State-of-the-art AI and machine learning algorithms can generate lifelike images of places and objects, but they’re also adept at swapping faces from one person to another — and of spotting sophisticated deepfakes. In a pair of academic papers published by teams at Microsoft Research and Peking University, researchers propose FaceShifter and Face X-Ray, a framework for high-fidelity and occlusion-aware face swapping and a representation for detecting forged face images, respectively. They say that both achieve industry-leading results compared with several baselines without sacrificing performance, and that they require substantially less data than previous approaches.
FaceShifter tackles the problem of replacing a person in a target image with that of another person in a source image, while at the same time preserving head pose, facial expression, lighting, color, intensity, background, and other attributes. Apps like Reflect and FaceSwap purport to do this fairly accurately, but the coauthors of the Microsoft paper assert that they’re sensitive to posture and perspective variations.
FaceShifter boosts face swap fidelity with a generative adversarial network (GAN) — an AI model consisting of a generator that attempts to fool a discriminator into classifying synthetic samples as real-world samples — called Adaptive Embedding Integration Network (AEI-Net) that extracts attributes in various spatial resolutions. Novelly, the generator incorporates what the researchers call Attentional Denormalization (AAD) layers, which adaptively learn where to integrate facial attributes, while a separate model — Heuristic Error Acknowledging Refinement Network (HEAR-Net) — leverages discrepancies between reconstructed images and their inputs to spot occlusions.
The team says that in a qualitative test, FaceShifter preserved face shapes and faithfully respected the lighting and image resolution of targets. Moreover, even on “wild faces” scraped from the internet, the framework learned to recover anomaly regions — including glasses, shadow and reflection effects, and other uncommon occlusions — without relying human-annotated data.
“The proposed framework shows superior performance in generating realistic face images given any face pairs without subject specific training. Extensive experiments demonstrate that the proposed framework significantly outperforms previous face swapping methods,” wrote the team.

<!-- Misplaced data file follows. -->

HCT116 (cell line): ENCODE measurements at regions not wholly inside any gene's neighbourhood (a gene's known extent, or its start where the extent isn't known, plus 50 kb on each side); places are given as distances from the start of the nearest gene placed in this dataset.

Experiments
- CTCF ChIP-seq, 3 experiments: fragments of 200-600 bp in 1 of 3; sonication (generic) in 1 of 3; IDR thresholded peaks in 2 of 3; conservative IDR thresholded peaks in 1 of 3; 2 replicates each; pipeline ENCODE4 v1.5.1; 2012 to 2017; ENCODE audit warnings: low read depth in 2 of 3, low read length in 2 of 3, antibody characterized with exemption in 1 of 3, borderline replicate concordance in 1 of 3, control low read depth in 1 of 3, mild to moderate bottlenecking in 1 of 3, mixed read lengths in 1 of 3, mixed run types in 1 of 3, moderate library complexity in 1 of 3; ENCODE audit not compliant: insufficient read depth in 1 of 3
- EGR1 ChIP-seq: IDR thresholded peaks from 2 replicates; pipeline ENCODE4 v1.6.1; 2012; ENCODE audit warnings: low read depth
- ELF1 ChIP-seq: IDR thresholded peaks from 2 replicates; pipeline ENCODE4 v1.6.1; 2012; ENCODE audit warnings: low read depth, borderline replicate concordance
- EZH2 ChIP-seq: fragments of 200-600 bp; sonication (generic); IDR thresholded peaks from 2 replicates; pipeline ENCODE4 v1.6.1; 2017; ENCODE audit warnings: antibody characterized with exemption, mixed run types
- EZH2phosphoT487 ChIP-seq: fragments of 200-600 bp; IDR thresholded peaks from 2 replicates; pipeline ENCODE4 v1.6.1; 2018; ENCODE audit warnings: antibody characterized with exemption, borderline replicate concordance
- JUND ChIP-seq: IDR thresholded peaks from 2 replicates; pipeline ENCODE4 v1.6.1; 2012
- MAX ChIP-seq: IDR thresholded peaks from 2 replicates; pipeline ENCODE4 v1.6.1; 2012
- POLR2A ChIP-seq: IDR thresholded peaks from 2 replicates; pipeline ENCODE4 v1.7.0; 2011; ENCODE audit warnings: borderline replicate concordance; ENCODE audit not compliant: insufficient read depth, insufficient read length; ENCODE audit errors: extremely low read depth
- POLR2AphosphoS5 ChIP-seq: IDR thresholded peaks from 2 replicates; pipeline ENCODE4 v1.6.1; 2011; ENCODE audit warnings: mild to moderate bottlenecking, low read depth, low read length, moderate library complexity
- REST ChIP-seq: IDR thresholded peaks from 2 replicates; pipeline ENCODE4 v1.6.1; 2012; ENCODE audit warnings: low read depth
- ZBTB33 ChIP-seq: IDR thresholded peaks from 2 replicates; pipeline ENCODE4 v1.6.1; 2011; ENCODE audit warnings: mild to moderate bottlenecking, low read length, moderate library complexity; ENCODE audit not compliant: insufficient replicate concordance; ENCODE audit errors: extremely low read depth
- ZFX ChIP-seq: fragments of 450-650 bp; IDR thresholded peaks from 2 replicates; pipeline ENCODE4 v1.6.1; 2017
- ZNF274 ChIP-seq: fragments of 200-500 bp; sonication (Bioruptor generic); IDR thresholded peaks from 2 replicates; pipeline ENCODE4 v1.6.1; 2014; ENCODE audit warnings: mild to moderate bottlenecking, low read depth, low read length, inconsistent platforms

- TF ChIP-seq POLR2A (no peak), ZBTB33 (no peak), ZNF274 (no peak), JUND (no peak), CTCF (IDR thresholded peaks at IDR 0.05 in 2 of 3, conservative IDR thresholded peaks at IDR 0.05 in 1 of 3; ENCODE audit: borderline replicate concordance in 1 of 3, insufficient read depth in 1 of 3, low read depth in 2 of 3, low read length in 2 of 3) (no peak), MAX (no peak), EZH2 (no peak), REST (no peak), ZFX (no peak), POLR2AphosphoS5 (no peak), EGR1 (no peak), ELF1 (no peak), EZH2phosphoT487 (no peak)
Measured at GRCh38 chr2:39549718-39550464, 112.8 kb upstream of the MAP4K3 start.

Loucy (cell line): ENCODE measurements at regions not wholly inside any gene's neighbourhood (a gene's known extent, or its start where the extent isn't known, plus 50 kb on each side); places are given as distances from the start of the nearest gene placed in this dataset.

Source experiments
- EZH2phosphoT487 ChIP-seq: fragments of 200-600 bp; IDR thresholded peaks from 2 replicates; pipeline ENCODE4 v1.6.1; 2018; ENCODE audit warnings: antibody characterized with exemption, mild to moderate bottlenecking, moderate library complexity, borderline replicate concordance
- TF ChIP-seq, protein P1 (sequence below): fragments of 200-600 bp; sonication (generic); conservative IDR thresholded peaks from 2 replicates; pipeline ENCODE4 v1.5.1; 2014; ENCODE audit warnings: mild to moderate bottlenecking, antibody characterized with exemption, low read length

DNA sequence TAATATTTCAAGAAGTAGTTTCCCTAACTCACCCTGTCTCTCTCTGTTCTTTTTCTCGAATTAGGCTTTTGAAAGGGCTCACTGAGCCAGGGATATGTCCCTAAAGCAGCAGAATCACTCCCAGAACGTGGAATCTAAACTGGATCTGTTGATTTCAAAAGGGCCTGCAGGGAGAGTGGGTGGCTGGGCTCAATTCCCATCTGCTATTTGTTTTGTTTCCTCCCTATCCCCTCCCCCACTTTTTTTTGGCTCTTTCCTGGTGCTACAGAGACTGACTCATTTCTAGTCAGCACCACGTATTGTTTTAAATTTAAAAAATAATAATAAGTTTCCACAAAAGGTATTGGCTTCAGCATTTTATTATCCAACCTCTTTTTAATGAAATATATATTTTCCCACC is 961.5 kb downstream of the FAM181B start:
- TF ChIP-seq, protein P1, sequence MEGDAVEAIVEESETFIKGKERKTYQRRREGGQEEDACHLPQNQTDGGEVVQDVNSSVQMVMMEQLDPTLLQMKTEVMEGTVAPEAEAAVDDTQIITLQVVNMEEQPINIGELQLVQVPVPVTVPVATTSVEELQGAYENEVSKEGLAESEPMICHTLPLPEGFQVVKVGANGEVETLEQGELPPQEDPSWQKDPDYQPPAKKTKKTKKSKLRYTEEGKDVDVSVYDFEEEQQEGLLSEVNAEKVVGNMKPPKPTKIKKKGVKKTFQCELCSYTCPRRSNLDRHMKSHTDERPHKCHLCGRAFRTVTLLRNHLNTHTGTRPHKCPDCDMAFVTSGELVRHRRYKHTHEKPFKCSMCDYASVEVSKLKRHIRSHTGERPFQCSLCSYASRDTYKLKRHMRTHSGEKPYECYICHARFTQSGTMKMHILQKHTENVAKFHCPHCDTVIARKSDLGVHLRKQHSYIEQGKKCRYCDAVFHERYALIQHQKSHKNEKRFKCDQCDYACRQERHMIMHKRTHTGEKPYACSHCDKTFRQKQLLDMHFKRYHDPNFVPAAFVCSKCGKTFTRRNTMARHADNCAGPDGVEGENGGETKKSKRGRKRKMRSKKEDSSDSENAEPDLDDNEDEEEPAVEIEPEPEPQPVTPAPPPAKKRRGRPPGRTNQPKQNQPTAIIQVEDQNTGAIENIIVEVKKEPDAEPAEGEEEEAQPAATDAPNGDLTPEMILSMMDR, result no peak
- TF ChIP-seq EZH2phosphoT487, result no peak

In contrast to FaceShifter, Face X-Ray attempts to detect when a headshot might be a forgery. As the researchers in the corresponding paper note, there’s a real need for tools like it — forged images might be abused for malicious purposes. In June 2019, a report revealed that a spy used an AI-generated profile picture to fool contacts in LinkedIn. And just last December, Facebook discovered hundreds of accounts with profile photos of fake faces synthesized using AI.
Unlike existing work, FaceShifter doesn’t require foreknowledge of manipulation methods or human supervision. Instead, it produces greyscale images revealing whether a given input image can be decomposed into the blending of two images from different sources. The team claims that this works because most face manipulation methods share a common step in blending altered faces into existing background images. Each image has its own distinctive marks introduced either from hardware (like sensors and lenses) or software components (like compression and synthesis algorithm), and those marks tend to present similarly throughout the image.
Face X-Ray, then, needn’t rely on knowledge of the artifacts associated with a specific face manipulation technique, and the algorithm underpinning it can be trained without fake images generated by any methods.
In a series of experiments, the researchers trained Face X-Ray on FaceForesnsics++, a large-scale video corpus containing over 1,000 original clips manipulated with four state-of-the-art face manipulation methods, as well as on another training data set comprising blended images constructed from real images. They evaluated Face X Ray’s ability to generalize with four data sets, including a subset of the aforementioned FaceForensics++ corpus; a collection of thousands of visual deepfake videos released by Google to foster the development of deepfake detection methods; images from the Deepfake Detection Challenge; and Celeb-DF, a corpus including 408 real videoss and 795 synthesized video with reduced visual artifacts.
The results show that Face X-Ray managed to distinguish previously unseen forged images and reliably predict blending regions. The team notes that their method relies on the existence of a blending step, so that it might not be not applicable to wholly synthetic images and that it could be defeated by adversarial samples. This aside, they say that it’s a promising step toward a general face forgery detector.